Malaysia will hold general elections on May 5, the election commission announced on Wednesday, as the nation’s ruling coalition for 56 years braces for a stiff competition.
The National Front led by Prime Minister Najib Razak, has been under pressure to restore the two-thirds majority the coalition lost for the first time in 2008.
Najib, the leader of the United Malays National Organization, the main party in the National Front ruling coalition, dissolved parliament last week and will serve as caretaker prime minister until the elections.
Opinion polls suggest a narrow victory for the National Front, Reuters news agency reported.
Najib’s rise to power in April 2009 was marked by a government crackdown on the opposition, with allegations that coercive tactics were being used to stifle political dissent. In July 2011, a protest in the capital Kuala Lumpur calling for electoral reform was forcibly broken up by the police. However, the following month the government set up a cross-party parliamentary committee to study electoral reform.
The son of the country's second prime minister and nephew of the third, Najib is a British-trained economist.
He took over the premiership when Malaysia was hit hard by the global financial crisis, which hit its export markets hard. In March 2009 the government unveiled a $16 billion economic stimulus plan as part of the efforts to avoid plunging the country into a deep recession.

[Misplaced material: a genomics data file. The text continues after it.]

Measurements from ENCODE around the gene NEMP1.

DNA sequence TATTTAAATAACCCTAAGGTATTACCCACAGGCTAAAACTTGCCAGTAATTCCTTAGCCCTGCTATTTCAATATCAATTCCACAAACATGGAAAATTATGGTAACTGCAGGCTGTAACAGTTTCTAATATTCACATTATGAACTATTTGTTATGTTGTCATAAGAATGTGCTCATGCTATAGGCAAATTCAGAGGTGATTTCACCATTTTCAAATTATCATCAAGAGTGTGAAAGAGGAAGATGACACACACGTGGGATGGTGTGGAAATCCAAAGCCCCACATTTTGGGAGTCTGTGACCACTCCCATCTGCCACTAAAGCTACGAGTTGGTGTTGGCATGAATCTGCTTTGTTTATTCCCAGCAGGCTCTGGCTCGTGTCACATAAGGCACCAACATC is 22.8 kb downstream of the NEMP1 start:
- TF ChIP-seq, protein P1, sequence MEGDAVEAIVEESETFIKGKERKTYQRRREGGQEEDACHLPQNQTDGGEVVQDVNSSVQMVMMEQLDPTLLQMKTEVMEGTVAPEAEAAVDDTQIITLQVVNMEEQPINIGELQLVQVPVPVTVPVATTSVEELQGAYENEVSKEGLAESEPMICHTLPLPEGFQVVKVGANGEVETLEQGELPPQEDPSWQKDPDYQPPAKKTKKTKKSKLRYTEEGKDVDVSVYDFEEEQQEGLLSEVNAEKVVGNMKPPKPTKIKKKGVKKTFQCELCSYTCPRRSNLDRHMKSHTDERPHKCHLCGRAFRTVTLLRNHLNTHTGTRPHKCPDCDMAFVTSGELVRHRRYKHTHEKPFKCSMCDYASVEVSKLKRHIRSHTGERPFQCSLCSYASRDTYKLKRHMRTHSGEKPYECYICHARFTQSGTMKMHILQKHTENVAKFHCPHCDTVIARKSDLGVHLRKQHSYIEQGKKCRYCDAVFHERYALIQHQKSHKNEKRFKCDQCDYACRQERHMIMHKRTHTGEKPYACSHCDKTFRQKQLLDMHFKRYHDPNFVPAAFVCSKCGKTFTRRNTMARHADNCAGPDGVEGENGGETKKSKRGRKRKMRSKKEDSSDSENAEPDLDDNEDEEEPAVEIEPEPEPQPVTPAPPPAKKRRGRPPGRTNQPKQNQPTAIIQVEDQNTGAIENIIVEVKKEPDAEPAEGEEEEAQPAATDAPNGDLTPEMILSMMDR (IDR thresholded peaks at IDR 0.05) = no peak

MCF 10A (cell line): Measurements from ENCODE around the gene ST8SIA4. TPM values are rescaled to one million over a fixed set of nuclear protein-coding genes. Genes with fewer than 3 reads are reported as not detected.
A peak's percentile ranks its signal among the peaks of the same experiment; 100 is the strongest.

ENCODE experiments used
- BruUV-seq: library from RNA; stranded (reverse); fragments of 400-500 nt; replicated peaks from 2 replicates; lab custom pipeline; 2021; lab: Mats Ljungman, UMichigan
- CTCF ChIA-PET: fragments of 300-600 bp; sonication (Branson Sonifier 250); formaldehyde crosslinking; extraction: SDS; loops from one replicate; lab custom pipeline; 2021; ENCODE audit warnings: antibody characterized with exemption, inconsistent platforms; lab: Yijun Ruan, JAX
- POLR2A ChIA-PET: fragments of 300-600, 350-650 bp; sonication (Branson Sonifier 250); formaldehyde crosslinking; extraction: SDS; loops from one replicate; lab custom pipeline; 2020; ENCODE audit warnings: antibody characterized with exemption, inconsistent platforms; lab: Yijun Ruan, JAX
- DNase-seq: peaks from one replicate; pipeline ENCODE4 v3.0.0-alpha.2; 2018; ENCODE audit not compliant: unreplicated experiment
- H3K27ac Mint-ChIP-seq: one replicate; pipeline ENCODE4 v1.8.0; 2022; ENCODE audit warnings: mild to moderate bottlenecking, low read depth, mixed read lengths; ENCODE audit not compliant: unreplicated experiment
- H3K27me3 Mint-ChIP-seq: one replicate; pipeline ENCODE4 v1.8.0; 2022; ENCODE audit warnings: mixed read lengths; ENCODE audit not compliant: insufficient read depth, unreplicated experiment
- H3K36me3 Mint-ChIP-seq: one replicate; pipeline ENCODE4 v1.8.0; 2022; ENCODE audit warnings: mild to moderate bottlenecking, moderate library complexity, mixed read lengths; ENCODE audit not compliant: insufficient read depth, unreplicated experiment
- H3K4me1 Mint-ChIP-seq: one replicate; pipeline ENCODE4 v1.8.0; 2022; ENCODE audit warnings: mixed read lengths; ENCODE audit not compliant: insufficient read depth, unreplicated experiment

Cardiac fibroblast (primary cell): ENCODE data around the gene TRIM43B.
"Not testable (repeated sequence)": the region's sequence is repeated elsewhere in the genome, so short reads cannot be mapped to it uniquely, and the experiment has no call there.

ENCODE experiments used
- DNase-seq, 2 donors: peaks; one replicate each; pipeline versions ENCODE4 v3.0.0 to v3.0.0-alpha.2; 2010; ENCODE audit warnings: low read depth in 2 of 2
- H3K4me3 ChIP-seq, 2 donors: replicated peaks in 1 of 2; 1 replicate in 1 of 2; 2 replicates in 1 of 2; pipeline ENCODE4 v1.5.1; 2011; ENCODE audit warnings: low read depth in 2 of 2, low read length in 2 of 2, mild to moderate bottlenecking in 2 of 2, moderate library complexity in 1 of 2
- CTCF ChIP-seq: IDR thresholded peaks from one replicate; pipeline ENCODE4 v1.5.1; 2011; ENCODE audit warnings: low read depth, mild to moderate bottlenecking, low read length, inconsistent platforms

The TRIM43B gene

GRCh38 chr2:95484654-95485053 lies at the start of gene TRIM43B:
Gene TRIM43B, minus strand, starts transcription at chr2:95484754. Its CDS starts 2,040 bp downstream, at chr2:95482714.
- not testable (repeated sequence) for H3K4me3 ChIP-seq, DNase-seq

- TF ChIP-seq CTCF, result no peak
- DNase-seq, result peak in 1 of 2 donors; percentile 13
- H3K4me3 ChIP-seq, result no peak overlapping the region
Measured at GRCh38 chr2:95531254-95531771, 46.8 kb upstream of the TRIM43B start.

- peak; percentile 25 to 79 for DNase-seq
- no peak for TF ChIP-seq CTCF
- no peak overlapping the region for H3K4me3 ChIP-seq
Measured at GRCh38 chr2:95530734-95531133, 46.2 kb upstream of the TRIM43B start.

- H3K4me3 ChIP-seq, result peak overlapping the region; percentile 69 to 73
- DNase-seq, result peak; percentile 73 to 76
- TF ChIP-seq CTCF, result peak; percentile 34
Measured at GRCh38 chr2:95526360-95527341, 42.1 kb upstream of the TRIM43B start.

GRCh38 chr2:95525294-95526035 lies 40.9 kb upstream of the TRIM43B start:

Malaysia’s opposition is a broad coalition which includes moderates, Islamists and Malaysians of Chinese descent.
Anwar Ibrahim, who leads the opposition, is seen as one of the great survivors of Malaysian politics, according to the BBC. Anwar once served as deputy prime minister under the National Front, but subsequently fell out with then Prime Minister Mahathir Mohamad, who sacked his deputy and presumed successor in 1998 on charges of sexual misconduct, against the background of differences between the two men over economic policy.
Ibrahim was found guilty of sodomy in 2000 and sentenced to nine years in prison. This was added to the six-year jail sentence he was given in 1999 after he was found guilty of corruption following a controversial trial.
Ibrahim was freed in 2004 when a court overturned his sodomy conviction, after Abdullah Ahmad Badawi took over as prime minister succeeding Mahathir Mohamad.
In 2007, Ibrahim's Parti Keadilan Rakyat lost a bitterly contested by-election to the government. The following year, when Badawi’s government suffered its worst election result in decades, Ibrahim was arrested again over allegations of sodomy, escalating political tensions.
In January last year a Malaysian court acquitted Ibrahim of the charges.
Gayathri writes about geopolitics and business for International Business Times. She began her career at the Times of India as news coordinator, before moving on to IBTimes...